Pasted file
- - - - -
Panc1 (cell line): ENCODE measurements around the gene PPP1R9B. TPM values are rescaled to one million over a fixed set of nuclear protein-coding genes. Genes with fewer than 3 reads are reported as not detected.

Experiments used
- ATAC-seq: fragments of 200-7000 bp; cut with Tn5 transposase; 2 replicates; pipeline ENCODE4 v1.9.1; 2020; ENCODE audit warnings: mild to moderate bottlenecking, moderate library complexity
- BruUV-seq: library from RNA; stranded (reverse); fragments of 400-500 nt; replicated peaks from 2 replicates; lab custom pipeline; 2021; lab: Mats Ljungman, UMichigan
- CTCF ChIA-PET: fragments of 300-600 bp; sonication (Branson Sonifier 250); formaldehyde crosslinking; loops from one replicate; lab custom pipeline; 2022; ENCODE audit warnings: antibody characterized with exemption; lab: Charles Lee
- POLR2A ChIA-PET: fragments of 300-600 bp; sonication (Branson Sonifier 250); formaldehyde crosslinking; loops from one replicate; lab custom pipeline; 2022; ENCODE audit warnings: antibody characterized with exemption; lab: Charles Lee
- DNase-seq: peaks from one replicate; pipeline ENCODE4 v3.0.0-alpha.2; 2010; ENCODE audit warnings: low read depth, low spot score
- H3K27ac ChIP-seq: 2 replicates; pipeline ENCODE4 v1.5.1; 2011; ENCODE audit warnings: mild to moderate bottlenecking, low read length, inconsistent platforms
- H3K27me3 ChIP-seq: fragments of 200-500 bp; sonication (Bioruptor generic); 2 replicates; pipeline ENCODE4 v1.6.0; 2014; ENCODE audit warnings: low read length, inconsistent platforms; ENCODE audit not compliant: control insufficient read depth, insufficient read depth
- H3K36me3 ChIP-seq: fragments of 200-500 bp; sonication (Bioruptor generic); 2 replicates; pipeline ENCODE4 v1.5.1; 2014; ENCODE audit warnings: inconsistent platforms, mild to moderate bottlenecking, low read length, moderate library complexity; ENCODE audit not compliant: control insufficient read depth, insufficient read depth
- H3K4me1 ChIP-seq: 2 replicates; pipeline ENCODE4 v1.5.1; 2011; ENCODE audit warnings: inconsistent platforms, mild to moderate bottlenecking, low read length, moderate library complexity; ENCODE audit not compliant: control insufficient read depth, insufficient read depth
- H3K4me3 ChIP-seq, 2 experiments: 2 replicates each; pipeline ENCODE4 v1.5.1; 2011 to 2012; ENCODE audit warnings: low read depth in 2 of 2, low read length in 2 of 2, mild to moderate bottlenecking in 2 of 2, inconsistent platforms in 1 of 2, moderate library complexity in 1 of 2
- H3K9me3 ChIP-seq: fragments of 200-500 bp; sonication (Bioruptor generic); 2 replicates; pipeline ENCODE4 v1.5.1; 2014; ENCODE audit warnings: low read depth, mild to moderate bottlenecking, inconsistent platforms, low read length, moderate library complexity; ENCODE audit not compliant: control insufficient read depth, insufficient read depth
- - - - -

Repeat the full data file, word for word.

Panc1 (cell line): ENCODE measurements around the gene PPP1R9B. TPM values are rescaled to one million over a fixed set of nuclear protein-coding genes. Genes with fewer than 3 reads are reported as not detected.

Experiments used
- ATAC-seq: fragments of 200-7000 bp; cut with Tn5 transposase; 2 replicates; pipeline ENCODE4 v1.9.1; 2020; ENCODE audit warnings: mild to moderate bottlenecking, moderate library complexity
- BruUV-seq: library from RNA; stranded (reverse); fragments of 400-500 nt; replicated peaks from 2 replicates; lab custom pipeline; 2021; lab: Mats Ljungman, UMichigan
- CTCF ChIA-PET: fragments of 300-600 bp; sonication (Branson Sonifier 250); formaldehyde crosslinking; loops from one replicate; lab custom pipeline; 2022; ENCODE audit warnings: antibody characterized with exemption; lab: Charles Lee
- POLR2A ChIA-PET: fragments of 300-600 bp; sonication (Branson Sonifier 250); formaldehyde crosslinking; loops from one replicate; lab custom pipeline; 2022; ENCODE audit warnings: antibody characterized with exemption; lab: Charles Lee
- DNase-seq: peaks from one replicate; pipeline ENCODE4 v3.0.0-alpha.2; 2010; ENCODE audit warnings: low read depth, low spot score
- H3K27ac ChIP-seq: 2 replicates; pipeline ENCODE4 v1.5.1; 2011; ENCODE audit warnings: mild to moderate bottlenecking, low read length, inconsistent platforms
- H3K27me3 ChIP-seq: fragments of 200-500 bp; sonication (Bioruptor generic); 2 replicates; pipeline ENCODE4 v1.6.0; 2014; ENCODE audit warnings: low read length, inconsistent platforms; ENCODE audit not compliant: control insufficient read depth, insufficient read depth
- H3K36me3 ChIP-seq: fragments of 200-500 bp; sonication (Bioruptor generic); 2 replicates; pipeline ENCODE4 v1.5.1; 2014; ENCODE audit warnings: inconsistent platforms, mild to moderate bottlenecking, low read length, moderate library complexity; ENCODE audit not compliant: control insufficient read depth, insufficient read depth
- H3K4me1 ChIP-seq: 2 replicates; pipeline ENCODE4 v1.5.1; 2011; ENCODE audit warnings: inconsistent platforms, mild to moderate bottlenecking, low read length, moderate library complexity; ENCODE audit not compliant: control insufficient read depth, insufficient read depth
- H3K4me3 ChIP-seq, 2 experiments: 2 replicates each; pipeline ENCODE4 v1.5.1; 2011 to 2012; ENCODE audit warnings: low read depth in 2 of 2, low read length in 2 of 2, mild to moderate bottlenecking in 2 of 2, inconsistent platforms in 1 of 2, moderate library complexity in 1 of 2
- H3K9me3 ChIP-seq: fragments of 200-500 bp; sonication (Bioruptor generic); 2 replicates; pipeline ENCODE4 v1.5.1; 2014; ENCODE audit warnings: low read depth, mild to moderate bottlenecking, inconsistent platforms, low read length, moderate library complexity; ENCODE audit not compliant: control insufficient read depth, insufficient read depth